Potty training. Depending where you are in your phase of parenthood, you either read those two little words and: a) wistfully smiled in your naivety; b) shuddered; or c) sighed in remembered relief that those days are now behind you.
If you answered A, I feel your current struggle. You’re worried the cost of diapers will put you in the poor house. Well, you’re in luck; those monetarily-challenged residents probably don’t want your bare-bottomed babe snuggling up to them – not while she’s as likely to inflict a deluge of poop as the peskiest of pigeons. Right, then. Now you’re worried the cost, and subsequent lack, of diapers will move you to the outhouse. Super.
If you answered B, I empathize with your struggle. You’ve dived into the world of teaching a tiny person how to pee into a large pot. Not only that, but you’ve also resigned yourself to sidling up beside said tot on an uncomfortable bathtub or a too-small step stool. You’ve accepted the fact that sometimes you’ll need to read five stories before she will rid herself of the poop that just last week took seconds to push into a diaper. Oh, and don’t forget the never-ending supply of candy it takes to positively reinforce the idea that using the potty is amazing. (By the way, I feel it necessary to mention that my own 2 year old matter-of-factly told me that grown-ups don’t get candy for going on the potty. That’s just what we do.)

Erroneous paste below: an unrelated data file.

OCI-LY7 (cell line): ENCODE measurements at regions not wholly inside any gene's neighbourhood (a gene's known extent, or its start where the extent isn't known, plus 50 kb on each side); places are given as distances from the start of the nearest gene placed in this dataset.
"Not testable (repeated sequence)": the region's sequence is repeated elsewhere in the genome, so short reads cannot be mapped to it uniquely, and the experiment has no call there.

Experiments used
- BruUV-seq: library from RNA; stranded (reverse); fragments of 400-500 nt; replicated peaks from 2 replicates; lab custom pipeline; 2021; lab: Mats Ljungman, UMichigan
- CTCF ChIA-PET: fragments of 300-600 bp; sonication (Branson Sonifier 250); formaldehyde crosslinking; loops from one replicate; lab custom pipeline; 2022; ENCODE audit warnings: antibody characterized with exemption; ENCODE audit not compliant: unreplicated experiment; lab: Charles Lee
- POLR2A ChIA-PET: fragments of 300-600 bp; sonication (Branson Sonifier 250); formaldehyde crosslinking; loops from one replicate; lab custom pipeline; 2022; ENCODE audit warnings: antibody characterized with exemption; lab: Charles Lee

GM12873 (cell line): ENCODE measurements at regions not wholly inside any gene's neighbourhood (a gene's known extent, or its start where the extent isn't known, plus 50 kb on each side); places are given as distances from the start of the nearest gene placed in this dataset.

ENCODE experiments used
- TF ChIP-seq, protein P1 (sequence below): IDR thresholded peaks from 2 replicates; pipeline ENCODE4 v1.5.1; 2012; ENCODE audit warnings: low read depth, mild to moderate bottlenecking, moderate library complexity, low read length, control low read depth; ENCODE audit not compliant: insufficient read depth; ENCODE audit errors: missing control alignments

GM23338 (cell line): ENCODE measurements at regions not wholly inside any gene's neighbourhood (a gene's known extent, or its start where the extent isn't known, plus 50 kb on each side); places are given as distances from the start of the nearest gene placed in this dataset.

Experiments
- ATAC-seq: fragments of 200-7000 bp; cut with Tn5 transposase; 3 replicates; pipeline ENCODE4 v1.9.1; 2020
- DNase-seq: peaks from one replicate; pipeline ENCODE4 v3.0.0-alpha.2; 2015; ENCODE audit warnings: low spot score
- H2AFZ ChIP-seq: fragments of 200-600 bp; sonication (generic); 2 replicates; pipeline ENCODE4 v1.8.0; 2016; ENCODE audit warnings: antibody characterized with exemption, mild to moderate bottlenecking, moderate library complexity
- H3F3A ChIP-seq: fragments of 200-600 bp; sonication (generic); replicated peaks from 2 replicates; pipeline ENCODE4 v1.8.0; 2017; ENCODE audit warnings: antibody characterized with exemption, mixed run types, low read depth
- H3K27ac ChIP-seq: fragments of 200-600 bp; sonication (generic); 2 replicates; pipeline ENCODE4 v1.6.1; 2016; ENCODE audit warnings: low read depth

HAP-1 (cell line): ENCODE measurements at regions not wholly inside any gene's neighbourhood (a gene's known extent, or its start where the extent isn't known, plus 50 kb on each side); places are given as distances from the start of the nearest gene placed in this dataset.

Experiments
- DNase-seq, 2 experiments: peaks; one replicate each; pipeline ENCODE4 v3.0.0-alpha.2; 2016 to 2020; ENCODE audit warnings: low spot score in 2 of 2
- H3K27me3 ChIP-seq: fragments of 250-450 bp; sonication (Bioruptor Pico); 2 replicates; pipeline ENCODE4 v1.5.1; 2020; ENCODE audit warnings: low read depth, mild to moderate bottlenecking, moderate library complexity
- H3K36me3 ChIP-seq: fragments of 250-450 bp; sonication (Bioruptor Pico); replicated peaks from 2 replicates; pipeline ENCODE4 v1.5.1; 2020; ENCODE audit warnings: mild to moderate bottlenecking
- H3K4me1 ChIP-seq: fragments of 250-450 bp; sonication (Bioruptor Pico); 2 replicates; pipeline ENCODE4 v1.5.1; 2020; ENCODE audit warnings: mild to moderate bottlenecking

If you answered C, I applaud you for making it to the other side. I also smile in my own wistful naivety at the idea that it will get easier by the time I stand where you are. (I’ll continue when you’re finished laughing.)
While potty training is certainly not without its challenges (keep the Lysol handy for those living room floor accidents), it can also be pretty great in the end. Yes, saving money on diapers is awesome, but it’s more than that. It’s the first time that tiny person tugs at your arm and says, “Mommy, I gotta go potty!” (Which is also the time when you realize what a fast sprinter you are.) It’s the way she beams at having done it all by herself. It’s the truly special sense of pride you feel knowing that your child is becoming an independent person, capable of anything.
Ok, so maybe potty training isn’t so bad, after all.